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After that purchase, I needed to pick up an order from another counter. Another long line, so I waited. Again, more impatient people. The woman in front of me walked up to another sales person, “can’t you get someone else to help?” She returned, looked at me, and tried to bring me into her circle of complaining about the service.

The first thing that occurs to me is: 1. We have become a very impatient society. I remember waiting in long lines with my mother as a child. People waited patiently, because the wait was expected. Today, with our instant society, no one is expected to wait, and no one expects to have to wait.  Does anyone remember the long lines in a Blockbuster video store on a Friday evening?  and 2. The Christmas Season is upon us. The season where, unlike the ideal – let their be peace on earth, people are more stressed than at any other time of the year.

Let’s be honest. Christmas time is not the most wonderful time of the year. ESPECIALLY when you’re shopping.

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Even every day activities, like running to the market for the usual items, becomes more of a chore. The lines are longer, which honestly is NOT the problem. The problem is how the people act in those lines.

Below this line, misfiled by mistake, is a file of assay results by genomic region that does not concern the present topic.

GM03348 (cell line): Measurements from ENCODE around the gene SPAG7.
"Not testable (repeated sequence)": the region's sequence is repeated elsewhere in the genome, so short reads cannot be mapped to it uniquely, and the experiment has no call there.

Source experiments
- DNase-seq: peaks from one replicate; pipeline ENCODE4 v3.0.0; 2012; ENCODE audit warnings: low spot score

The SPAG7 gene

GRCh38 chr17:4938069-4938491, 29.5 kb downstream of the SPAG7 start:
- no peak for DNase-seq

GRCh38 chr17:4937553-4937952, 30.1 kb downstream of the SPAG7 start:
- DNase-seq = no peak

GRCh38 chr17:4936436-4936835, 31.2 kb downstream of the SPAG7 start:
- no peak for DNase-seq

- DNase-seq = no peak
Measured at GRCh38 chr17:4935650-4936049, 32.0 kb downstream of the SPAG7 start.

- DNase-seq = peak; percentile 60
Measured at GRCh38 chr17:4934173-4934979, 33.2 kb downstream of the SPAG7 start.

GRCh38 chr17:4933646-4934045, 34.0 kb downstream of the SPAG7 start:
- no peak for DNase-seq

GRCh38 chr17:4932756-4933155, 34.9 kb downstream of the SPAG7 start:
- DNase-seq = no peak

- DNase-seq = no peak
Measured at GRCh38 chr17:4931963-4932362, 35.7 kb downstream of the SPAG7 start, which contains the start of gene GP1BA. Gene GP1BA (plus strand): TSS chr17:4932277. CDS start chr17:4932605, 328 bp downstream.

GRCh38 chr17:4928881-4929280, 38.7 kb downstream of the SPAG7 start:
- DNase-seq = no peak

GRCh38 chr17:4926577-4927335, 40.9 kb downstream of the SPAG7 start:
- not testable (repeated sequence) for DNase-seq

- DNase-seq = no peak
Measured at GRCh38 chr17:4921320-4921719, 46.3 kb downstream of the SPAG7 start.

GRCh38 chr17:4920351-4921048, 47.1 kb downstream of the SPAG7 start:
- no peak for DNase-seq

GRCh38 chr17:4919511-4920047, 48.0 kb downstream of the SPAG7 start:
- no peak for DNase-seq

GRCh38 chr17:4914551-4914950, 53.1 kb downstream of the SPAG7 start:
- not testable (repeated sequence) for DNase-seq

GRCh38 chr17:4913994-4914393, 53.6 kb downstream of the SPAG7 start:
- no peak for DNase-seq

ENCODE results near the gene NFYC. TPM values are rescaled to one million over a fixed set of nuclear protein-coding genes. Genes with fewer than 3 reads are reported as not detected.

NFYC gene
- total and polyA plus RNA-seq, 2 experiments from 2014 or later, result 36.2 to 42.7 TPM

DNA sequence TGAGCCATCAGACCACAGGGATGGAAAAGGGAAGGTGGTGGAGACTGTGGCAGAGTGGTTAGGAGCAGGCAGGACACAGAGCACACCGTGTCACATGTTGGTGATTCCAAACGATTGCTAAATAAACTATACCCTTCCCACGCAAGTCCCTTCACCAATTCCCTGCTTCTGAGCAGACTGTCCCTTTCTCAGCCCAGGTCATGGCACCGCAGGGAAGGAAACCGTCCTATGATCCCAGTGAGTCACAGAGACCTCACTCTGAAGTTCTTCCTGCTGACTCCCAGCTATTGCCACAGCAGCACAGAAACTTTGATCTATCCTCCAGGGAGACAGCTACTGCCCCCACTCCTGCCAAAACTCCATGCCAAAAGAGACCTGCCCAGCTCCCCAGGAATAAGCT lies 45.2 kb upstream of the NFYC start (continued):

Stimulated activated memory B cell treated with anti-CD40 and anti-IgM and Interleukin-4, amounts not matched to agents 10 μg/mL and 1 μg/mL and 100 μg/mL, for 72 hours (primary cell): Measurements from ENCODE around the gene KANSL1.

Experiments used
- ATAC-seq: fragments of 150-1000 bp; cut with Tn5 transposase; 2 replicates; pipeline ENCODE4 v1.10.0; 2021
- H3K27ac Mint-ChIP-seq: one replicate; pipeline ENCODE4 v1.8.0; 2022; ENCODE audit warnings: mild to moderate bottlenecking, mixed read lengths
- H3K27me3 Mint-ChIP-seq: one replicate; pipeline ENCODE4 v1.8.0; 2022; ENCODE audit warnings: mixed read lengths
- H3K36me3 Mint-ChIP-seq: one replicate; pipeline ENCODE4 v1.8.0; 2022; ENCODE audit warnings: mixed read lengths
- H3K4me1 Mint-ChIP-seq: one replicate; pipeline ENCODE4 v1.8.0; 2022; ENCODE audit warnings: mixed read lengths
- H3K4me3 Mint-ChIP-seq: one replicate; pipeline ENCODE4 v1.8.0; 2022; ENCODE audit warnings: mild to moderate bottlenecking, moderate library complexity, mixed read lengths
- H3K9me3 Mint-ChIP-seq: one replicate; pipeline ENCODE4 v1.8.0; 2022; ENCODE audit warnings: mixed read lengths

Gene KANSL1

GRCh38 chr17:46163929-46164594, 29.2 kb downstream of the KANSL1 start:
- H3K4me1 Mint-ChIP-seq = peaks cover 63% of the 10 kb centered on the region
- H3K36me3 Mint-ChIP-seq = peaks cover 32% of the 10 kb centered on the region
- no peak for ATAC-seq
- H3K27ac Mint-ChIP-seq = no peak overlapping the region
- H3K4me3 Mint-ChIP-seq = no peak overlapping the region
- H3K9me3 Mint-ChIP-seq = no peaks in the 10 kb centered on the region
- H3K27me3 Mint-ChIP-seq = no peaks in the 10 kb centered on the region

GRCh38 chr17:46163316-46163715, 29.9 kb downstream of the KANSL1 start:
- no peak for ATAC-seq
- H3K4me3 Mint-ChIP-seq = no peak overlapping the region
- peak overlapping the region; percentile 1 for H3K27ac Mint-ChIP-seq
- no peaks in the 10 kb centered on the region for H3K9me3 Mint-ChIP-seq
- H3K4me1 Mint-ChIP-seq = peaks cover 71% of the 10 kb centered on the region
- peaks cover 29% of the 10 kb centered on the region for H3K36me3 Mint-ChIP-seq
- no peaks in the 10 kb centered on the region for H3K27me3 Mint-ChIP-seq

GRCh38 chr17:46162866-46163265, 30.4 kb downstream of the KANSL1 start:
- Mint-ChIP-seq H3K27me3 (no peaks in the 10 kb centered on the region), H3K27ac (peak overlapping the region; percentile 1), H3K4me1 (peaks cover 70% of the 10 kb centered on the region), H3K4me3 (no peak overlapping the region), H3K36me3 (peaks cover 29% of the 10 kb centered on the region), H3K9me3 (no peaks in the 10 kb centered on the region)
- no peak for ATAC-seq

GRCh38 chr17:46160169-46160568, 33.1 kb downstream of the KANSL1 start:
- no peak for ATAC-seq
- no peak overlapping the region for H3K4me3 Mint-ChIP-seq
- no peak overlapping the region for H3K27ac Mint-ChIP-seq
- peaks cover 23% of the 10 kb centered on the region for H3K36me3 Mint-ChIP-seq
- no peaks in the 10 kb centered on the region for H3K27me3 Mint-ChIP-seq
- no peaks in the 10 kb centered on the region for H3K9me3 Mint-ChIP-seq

At a local  market, I got into the wrong line. I did not see the 15 Items or Less Sign. The person in front of me had a full cart. The man behind me had a full cart. I had probably 20 items. At least two other people in that line waited patiently behind that man without saying a word. But a man walked up to the very back of the line and instantly started complaining. I didn’t pay attention. To hear people complaining about lines is like white noise in the supermarket. But his voice kept getting louder, closer, then he was behind me. He was yelling – YELLING – at the man behind me about having too many items. The man moved his cart and let him go in front of him. The cashier was just about to ring through my things when the man moved his attention to me – “I guess you can’t read either.”  I turned around to see, yes, he was indeed speaking to me. He had two children with him. I had no idea what he was talking about until he pointed out the small sign over the register. He had successfully bullied himself to the front of the line and I was the only one standing in his way to be first. The cashier paused, wondering if I was going to let him in front of me. And, you know what, had he called it to my attention nicely, had he asked me with any decency, had he not just bullied the other people in line and berated the old man behind me, I would have let him go – But, it’d been a long day, I was tired, and this man was an asshole. I told him to take a flying leap – well, we’ll say those are the words I used. And the cashier rang me through. The man was still not satisfied with being next; he continued yelling until the manager came over and took him to another register to wait on him personally.